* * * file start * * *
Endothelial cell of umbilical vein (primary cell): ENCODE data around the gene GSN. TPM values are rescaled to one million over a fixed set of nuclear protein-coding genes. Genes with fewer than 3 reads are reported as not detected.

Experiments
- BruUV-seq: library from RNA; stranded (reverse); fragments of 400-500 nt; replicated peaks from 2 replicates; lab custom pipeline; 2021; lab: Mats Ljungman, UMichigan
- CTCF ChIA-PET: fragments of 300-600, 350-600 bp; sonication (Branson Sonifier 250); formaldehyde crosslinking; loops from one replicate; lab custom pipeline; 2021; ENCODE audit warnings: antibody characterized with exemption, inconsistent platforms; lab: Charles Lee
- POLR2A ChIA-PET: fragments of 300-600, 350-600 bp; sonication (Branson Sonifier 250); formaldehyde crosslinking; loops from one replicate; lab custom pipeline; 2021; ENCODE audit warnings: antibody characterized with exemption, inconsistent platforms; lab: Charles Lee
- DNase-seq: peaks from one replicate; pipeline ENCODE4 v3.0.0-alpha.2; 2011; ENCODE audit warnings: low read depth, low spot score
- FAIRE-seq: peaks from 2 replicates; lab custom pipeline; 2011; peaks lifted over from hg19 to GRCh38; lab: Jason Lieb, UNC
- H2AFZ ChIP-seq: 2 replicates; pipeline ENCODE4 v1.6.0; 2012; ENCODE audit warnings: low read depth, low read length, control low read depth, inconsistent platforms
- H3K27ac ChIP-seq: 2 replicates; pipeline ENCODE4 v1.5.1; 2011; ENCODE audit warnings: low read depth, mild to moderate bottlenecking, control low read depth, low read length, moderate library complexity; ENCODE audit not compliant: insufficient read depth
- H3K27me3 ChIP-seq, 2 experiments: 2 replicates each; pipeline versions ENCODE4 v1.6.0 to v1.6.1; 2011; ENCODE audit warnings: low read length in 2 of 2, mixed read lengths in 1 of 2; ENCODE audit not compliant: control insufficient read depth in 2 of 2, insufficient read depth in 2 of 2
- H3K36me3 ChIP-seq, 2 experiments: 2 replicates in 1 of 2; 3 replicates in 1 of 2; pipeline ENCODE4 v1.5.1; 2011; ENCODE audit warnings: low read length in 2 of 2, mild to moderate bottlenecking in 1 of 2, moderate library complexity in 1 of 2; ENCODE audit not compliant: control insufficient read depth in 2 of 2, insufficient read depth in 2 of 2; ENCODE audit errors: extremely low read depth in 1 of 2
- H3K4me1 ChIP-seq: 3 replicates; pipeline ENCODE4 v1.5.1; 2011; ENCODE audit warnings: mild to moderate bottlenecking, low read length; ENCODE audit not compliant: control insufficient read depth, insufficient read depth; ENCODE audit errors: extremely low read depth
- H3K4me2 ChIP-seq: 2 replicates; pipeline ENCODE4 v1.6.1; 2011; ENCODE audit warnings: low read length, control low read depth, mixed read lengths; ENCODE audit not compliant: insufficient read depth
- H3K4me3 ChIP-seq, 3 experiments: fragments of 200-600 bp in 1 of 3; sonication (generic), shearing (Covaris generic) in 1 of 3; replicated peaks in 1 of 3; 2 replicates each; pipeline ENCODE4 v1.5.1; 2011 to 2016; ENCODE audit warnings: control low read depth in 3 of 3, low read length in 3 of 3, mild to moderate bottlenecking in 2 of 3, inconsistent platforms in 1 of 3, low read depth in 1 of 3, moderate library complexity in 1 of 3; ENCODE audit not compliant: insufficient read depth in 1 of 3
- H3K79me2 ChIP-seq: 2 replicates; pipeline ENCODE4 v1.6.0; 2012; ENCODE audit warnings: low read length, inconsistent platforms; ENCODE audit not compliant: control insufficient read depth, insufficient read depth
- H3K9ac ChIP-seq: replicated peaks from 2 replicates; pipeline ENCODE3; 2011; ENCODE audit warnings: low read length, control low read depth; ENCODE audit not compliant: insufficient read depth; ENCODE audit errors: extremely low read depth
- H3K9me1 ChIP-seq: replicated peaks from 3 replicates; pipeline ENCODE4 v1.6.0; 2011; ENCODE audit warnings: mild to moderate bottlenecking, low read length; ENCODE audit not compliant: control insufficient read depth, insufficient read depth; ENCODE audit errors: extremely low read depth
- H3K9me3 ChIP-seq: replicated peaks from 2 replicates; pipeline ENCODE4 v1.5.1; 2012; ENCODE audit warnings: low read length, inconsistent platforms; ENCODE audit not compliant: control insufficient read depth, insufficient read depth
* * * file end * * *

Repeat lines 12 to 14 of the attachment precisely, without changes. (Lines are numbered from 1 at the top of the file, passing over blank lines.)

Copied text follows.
- H3K4me1 ChIP-seq: 3 replicates; pipeline ENCODE4 v1.5.1; 2011; ENCODE audit warnings: mild to moderate bottlenecking, low read length; ENCODE audit not compliant: control insufficient read depth, insufficient read depth; ENCODE audit errors: extremely low read depth
- H3K4me2 ChIP-seq: 2 replicates; pipeline ENCODE4 v1.6.1; 2011; ENCODE audit warnings: low read length, control low read depth, mixed read lengths; ENCODE audit not compliant: insufficient read depth
- H3K4me3 ChIP-seq, 3 experiments: fragments of 200-600 bp in 1 of 3; sonication (generic), shearing (Covaris generic) in 1 of 3; replicated peaks in 1 of 3; 2 replicates each; pipeline ENCODE4 v1.5.1; 2011 to 2016; ENCODE audit warnings: control low read depth in 3 of 3, low read length in 3 of 3, mild to moderate bottlenecking in 2 of 3, inconsistent platforms in 1 of 3, low read depth in 1 of 3, moderate library complexity in 1 of 3; ENCODE audit not compliant: insufficient read depth in 1 of 3